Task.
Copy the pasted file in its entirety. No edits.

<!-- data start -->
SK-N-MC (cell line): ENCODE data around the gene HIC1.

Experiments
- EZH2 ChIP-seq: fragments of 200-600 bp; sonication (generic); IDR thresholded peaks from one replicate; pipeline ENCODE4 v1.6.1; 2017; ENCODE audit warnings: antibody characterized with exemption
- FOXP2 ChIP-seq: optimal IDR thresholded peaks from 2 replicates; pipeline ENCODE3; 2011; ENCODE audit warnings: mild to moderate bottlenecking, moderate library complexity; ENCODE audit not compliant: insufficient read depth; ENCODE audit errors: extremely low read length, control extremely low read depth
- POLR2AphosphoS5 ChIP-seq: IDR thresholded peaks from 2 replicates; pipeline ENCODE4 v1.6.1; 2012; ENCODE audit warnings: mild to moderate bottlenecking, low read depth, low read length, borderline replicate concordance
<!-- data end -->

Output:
SK-N-MC (cell line): ENCODE data around the gene HIC1.

Experiments
- EZH2 ChIP-seq: fragments of 200-600 bp; sonication (generic); IDR thresholded peaks from one replicate; pipeline ENCODE4 v1.6.1; 2017; ENCODE audit warnings: antibody characterized with exemption
- FOXP2 ChIP-seq: optimal IDR thresholded peaks from 2 replicates; pipeline ENCODE3; 2011; ENCODE audit warnings: mild to moderate bottlenecking, moderate library complexity; ENCODE audit not compliant: insufficient read depth; ENCODE audit errors: extremely low read length, control extremely low read depth
- POLR2AphosphoS5 ChIP-seq: IDR thresholded peaks from 2 replicates; pipeline ENCODE4 v1.6.1; 2012; ENCODE audit warnings: mild to moderate bottlenecking, low read depth, low read length, borderline replicate concordance